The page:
Yes, Chocolate Labradors can be guide dogs, but it’s quite rare.
I found a comprehensive answer as to why on the Guide Dogs for the Blind website (GDB)
‘While most Labradors from GDB are either black or yellow, GDB does have dogs in our breeding colony that carry the gene for chocolate, and occasionally chocolate puppies are born.
Chocolate puppies follow the same raising and training process as all other puppies and have the same opportunity to become successful working guides.
To put it simply, the genes that determine if a puppy will be chocolate are recessive, which means both parents must have the gene to have a chance to produce chocolate offspring.
Because GDB focuses primarily on choosing parents who will have puppies with the highest temperament and health qualities to succeed as working guides, GDB does not deliberately match up parents who carry the chocolate gene.
On occasions where mate selection factors indicate that an ideal match would be between two parents carrying for the chocolate colour, there is still no guarantee that any puppies born will be chocolate, which is why it is so rare in the GDB population’.
Which colour Labrador is the most intelligent?
This is a controversial debate that has been rumbling on for many years. The simple answer is that they are all intelligent.
The Labrador as a breed actually ranks as the 7th most intelligent dog in the world. Traditionally, black labs have been seen as the most intelligent, as they have been used for many years as working dogs.
Chosen above yellow or brown because the black coat colour blends into nature better. As working dogs, this means that they exhibit certain key characteristics. They are confident, strong, alert, watchful, easy to train, sociable and obedient.
As the genes for black labs are dominant (so there are more of them) and as they have been used for many years as these working dogs, it can be argued that these intelligent characteristics have been more successfully bred into the larger population of black labs.
BUT Yellow labs and chocolate labs are no less capable of exhibiting this intelligence. There are fewer yellow labs born and significantly fewer chocolate labs born than black.
This is a complex gene theory which is explained amazingly well here.
If you read this linked article, you will understand that for example two highly trained and intelligent working dog black lab parents, could have a litter of mixed colour pups.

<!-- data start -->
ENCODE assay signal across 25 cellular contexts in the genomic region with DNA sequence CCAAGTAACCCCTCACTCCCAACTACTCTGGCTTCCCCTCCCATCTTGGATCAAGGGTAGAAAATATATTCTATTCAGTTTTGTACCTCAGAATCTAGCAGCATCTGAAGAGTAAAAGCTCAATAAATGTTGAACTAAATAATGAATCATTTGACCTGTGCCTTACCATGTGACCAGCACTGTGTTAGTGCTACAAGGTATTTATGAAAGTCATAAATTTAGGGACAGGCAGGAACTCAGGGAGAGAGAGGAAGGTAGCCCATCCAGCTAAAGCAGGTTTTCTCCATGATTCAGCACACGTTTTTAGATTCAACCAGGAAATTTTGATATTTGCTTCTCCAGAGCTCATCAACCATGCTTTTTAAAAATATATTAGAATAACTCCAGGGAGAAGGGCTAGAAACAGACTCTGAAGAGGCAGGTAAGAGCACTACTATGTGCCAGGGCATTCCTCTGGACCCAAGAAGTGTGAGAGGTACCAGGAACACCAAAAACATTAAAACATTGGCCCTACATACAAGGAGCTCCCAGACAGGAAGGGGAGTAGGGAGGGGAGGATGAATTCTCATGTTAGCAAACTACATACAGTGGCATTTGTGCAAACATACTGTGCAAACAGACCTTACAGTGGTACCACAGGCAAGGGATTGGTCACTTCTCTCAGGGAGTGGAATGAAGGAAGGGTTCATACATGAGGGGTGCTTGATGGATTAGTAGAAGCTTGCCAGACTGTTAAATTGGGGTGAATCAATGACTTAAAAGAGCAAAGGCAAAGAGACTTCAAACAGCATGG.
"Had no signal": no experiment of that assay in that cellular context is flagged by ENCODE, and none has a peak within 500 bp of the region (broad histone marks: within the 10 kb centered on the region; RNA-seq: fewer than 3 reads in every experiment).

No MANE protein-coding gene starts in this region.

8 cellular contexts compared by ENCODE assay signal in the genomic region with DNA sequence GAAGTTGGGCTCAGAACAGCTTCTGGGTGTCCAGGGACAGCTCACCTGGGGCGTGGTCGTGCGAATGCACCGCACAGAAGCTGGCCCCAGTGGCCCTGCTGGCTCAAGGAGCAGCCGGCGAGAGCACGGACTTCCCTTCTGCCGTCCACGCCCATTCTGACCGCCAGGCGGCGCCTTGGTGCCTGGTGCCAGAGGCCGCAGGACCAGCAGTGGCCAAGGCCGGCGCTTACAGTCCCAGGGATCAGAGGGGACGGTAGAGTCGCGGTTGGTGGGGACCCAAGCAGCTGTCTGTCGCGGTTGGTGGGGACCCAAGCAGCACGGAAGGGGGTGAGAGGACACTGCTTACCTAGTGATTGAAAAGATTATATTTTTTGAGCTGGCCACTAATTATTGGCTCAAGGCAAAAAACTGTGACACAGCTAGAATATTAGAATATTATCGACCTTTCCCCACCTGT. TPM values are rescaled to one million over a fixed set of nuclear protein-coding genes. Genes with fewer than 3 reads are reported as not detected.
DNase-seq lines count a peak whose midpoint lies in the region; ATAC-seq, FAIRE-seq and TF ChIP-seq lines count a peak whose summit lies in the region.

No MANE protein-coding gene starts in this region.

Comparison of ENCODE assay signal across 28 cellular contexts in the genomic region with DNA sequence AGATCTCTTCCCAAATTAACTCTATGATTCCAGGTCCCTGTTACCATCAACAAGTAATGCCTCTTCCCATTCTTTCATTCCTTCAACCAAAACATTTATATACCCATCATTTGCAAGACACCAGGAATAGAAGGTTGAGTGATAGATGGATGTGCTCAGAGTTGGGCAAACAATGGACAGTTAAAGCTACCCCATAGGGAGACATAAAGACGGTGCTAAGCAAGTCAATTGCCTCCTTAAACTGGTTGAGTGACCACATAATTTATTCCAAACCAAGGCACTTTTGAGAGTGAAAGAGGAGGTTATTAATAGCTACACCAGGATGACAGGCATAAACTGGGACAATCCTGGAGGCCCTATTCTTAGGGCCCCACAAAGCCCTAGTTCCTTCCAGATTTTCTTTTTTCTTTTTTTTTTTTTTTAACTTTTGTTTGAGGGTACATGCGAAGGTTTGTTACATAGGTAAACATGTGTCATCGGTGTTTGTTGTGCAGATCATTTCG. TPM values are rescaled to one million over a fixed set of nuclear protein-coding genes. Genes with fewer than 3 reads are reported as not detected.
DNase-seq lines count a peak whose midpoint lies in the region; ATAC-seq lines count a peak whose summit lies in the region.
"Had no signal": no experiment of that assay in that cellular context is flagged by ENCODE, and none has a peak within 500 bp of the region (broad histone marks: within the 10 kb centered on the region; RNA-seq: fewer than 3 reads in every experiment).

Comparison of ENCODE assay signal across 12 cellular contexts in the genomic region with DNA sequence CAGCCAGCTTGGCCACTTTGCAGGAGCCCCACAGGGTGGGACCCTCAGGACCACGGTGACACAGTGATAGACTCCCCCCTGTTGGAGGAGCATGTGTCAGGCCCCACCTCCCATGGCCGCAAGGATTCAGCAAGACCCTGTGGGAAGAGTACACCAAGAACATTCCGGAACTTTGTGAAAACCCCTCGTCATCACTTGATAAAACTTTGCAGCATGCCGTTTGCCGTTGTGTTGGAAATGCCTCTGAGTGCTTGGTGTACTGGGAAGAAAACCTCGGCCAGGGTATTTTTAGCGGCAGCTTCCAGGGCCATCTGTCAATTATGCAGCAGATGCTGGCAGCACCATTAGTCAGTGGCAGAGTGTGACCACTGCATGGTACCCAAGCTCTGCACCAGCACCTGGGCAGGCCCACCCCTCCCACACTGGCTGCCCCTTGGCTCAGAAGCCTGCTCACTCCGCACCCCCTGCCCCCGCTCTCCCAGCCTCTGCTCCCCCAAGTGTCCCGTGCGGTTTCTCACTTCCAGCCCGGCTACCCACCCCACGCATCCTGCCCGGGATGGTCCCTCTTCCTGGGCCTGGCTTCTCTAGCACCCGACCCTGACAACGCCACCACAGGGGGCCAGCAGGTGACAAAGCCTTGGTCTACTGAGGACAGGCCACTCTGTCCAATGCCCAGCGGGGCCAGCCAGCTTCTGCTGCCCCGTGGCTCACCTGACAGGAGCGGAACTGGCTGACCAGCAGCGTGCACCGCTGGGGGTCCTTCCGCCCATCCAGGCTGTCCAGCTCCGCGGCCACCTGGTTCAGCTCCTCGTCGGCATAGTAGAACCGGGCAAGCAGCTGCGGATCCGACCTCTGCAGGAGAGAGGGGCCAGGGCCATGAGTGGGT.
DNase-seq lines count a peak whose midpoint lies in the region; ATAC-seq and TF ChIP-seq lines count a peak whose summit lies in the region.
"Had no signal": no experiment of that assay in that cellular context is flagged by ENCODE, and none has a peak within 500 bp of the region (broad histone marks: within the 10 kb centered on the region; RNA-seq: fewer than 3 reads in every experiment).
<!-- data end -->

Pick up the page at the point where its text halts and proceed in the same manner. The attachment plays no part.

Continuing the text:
We would therefore expect the pups to have inherited the characteristics of their parents, whatever their coat colour.
Are there chocolate lab guide dogs?
The simple answer is yes, but they are much fewer in number. At the top of this article, you will find a comprehensive explanation as to why.
Are chocolate Labradors harder to train?
No, chocolate Labs are not harder to train than any other lab.
As with all dogs, it is down to breeding (so look carefully at their ancestry), as well as the time you put into them.
Chocolate Labs, like all Labs, are:
- good companions
- intelligent and eager to please
Simply put, they are great dogs!
Which color Labrador is the calmest?
Labradors, regardless of coat colour, have a sweet and gentle nature. They are a naturally boisterous breed, so the key to a calm dog is effective training, rather than choosing a specific colour of coat.
Are all chocolate Labs hyper?
I am going to stick up for the chocolate labs here. The reputation they have for being hyper is purely anecdotal.
They can quite reasonably be attributed with the same abilities as their black or yellow counterparts. Please see, ‘Which colour labrador is the most intelligent,’ in this article.
What you need to consider very carefully before you purchase a puppy is the bloodline they come from.
Then also the training methods you are using as an owner when you have the pup, regardless of coat colour.
How long does a chocolate Lab live?
The average lifespan for a chocolate lab is actually considerably shorter than for their yellow or black cousins.
On average a chocolate Lab lives for 10.7 years, while a yellow or black Lab lives for around 12.1 years.
See this article here for more information on this study and the reasons behind the findings.
So, can Chocolate Labradors be guide dogs?
Absolutely, but they aren’t very common. Although chocolate Labradors have a reputation for being harder to train, there is no hard evidence to support this.
They are every bit as capable as their black and yellow equivalents.
Want some more? We have a whole section on Labradors here.